Vice Media Statement on Harassment Allegations and Workplace Culture

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Vice Media Statement on Harassment Allegations and Workplace Culture


2017-12-23 20:11:53

Our failures stem from a) our ignorance, b) the inability to see the impact of our rapid growth, and c) the internal dysfunction that ensued. To be clear it was not any kind of intentional, company-level systemic bias. This doesn’t excuse our mistakes, but we hope it gives you confidence in our desire and ability to get it right.

Vice began 23 years ago as a punk magazine exploring the subversive counterculture that our writers, our readers and we were a part of. We were vehemently anti-censorship, anti-establishment and apolitical, and we wanted to build a company based on egalitarian principles.

Ten years ago, we set out on a new journey, moving beyond covering just streetwear, drugs and sex, to news and social justice issues. Over the last decade, we have severed ties with colleagues who espoused misogynistic and extremist ideologies, and evolved Vice from a publication with a tiny staff to a media company employing thousands of the most talented creative minds all over the world.

Throughout our history, we’ve undergone seismic change and reinvention, but we did not keep pace with that growth by putting into place the internal policies and structures that would prevent disparate treatment toward some of our employees.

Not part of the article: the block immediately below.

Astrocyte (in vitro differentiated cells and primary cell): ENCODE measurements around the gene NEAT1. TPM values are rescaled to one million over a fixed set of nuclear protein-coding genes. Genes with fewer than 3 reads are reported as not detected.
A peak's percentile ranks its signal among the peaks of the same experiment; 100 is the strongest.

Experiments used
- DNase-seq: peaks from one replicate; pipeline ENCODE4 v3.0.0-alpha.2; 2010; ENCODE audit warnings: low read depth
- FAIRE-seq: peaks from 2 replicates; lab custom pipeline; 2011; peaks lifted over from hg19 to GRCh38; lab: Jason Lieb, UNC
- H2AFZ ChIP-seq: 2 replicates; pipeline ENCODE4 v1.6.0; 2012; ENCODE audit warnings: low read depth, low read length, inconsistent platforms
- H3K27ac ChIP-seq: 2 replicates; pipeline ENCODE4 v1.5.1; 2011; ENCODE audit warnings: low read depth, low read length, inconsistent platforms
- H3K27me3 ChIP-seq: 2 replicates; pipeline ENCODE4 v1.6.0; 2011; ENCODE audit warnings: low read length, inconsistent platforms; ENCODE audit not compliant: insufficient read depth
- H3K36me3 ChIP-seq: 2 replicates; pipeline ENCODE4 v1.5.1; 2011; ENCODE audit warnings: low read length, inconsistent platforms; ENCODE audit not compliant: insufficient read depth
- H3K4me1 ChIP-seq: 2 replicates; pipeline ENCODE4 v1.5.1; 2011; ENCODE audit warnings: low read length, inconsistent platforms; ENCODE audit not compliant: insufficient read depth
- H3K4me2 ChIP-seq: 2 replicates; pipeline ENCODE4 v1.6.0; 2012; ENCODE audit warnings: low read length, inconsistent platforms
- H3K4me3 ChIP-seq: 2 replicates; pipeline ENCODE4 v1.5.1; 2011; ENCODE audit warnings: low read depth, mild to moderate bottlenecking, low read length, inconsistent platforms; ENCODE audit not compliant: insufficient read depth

So what are we going to do now? We’re going to make Vice a truly modern work culture that lives up to the egalitarian values that we lost. We are going to listen to our staff, and we are going to train a new generation of managers and leaders. Below is a list of actions we have already taken to make Vice a better place:

• HR: We hired a new Chief Human Resources Officer, Susan Tohyama, who has broad authority to implement changes worldwide.

• Advisory Board:We created a new Diversity & Inclusion Advisory Board – chaired by Roberta Kaplan, and including Tina Tchen, Gloria Steinem, Alyssa Mastromonaco, Maya Harris and others – to address critical issues of workplace culture and develop and implement changes.

• Pay Parity: We have committed to pay parity by the end of 2018, under the guidance of Columbia University Professor Suzanne Goldberg, a leading expert on the issue.

• Non-Traditional Workplace Agreement: With consultation from the Diversity & Inclusion Advisory Board, we have removed the non-traditional workplace agreement that employees were formerly required to sign.

• Maternity/Paternity Leave: We have expanded maternity and paternity benefits for all full-time employees.

• Strengthened Reporting Process: We have clarified consensual relationships and sexual harassment policies and reporting procedures, creating a confidential, third-party operated, employee hotline to report tips or complaints.

• Enhanced Training Programs: We revamped our training programs and enlisted a well-known and experienced consultant in workplace training, Wade Davis of YSC, to lead sensitivity training sessions for senior management.

• New C.O.O.: We expanded Sarah Broderick’s role to global Chief Operating Officer. This gives Sarah the authority she needs to improve efficiency and accountability in our work environment.

We can no longer be a part of the problem – particularly if, as journalists and storytellers, we want to investigate and cover the many injustices in the world today.

No matter your gender, race, ethnicity or sexual orientation, at Vice, we will listen to and amplify your stories, and we will make this a company in which we can all take pride.

Sincerely,

Shane and Suroosh

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